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    This complicates things a bit. How many HDMI/DVI inputs do you have on your TV? Ideally you would connect both the DVR and DVD to your TV using DVI/HDMI cables.

    You're not going to be able to get an up-sampled HD signal from your DVD using component cables.You might be able to get an HD signal from your cable box using component cables.

    As for sound, it doesn't really matter which digital cable you use-- connect one component using coax, and the other with optical.

    However, if you want to use DVD-Audio or SACD, you'll have to connect the multichannel inputs together... Three patch cords should do, although you can spring for the multichannel cables
    [​IMG] if you think color coded jacks will make your life easier.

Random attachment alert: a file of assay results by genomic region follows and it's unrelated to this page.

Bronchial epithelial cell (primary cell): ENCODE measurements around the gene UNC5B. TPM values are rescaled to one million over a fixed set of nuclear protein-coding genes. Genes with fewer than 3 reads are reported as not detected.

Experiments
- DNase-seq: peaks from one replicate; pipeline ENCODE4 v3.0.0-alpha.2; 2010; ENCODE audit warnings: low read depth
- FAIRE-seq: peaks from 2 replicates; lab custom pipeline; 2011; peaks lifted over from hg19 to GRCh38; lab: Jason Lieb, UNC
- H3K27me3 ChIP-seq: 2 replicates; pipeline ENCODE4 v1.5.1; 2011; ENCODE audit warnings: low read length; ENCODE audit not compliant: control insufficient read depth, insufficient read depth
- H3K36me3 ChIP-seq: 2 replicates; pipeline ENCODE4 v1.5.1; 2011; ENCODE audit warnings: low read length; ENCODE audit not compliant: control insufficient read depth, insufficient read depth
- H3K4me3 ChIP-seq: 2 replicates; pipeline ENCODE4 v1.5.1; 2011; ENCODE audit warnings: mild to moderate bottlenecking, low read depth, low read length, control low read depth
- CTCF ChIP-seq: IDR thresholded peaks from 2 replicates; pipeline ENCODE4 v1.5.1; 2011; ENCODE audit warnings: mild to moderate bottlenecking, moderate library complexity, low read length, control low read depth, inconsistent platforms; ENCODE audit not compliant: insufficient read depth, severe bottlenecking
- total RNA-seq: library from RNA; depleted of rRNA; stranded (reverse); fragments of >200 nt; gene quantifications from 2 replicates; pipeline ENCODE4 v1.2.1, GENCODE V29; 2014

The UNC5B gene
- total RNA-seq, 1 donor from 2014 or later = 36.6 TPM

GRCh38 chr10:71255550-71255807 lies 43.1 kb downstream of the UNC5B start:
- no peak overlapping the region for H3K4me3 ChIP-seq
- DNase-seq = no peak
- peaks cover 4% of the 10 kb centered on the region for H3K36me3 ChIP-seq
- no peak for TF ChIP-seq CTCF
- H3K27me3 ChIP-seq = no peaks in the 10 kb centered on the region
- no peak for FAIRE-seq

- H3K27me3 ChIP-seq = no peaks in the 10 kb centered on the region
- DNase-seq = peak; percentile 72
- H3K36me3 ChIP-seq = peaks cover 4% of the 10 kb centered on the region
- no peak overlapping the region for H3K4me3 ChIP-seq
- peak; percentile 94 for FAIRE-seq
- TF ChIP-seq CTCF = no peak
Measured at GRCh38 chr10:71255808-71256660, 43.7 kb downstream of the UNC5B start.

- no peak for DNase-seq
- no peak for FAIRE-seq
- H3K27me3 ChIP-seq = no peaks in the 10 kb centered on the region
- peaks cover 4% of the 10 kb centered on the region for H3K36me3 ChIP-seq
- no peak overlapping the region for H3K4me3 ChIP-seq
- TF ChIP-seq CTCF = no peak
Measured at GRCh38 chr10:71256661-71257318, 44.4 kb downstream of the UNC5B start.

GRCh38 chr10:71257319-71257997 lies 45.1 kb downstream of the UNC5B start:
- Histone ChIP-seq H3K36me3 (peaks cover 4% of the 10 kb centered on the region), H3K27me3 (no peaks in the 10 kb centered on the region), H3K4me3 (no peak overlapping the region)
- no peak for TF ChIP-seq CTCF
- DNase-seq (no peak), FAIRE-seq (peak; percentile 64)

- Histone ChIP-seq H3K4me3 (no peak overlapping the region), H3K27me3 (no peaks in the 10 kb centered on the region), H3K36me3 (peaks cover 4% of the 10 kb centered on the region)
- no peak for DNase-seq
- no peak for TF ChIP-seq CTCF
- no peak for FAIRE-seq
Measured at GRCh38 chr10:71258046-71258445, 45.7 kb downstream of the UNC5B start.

Maybe a 4th pair of RCAs if you like listening with headphones... some dvd players have a "stereo mixdown" jack. On my Onkyo 502, plugging in headphones to listen to multichannel doesn't work that well, although Onkyo may have since fixed that problem.
     
  19. JuanMa

    JuanMa Auditioning

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    Now I am getting a little confused. You had mentioned: "You'll need one component cable for each source, plus one to connect the receiver to the TV"...One component from DVD to Receiver-one component from DVD to receiver?...Now you mention that: "You're not going to be able to get an up-sampled HD signal from your DVD using component cables"...So, what type of cabling do I use to go from DVD to receiver and from Cable Box to receiver?

    My tv has the following inputs/outputs:
    Toshiba 42H82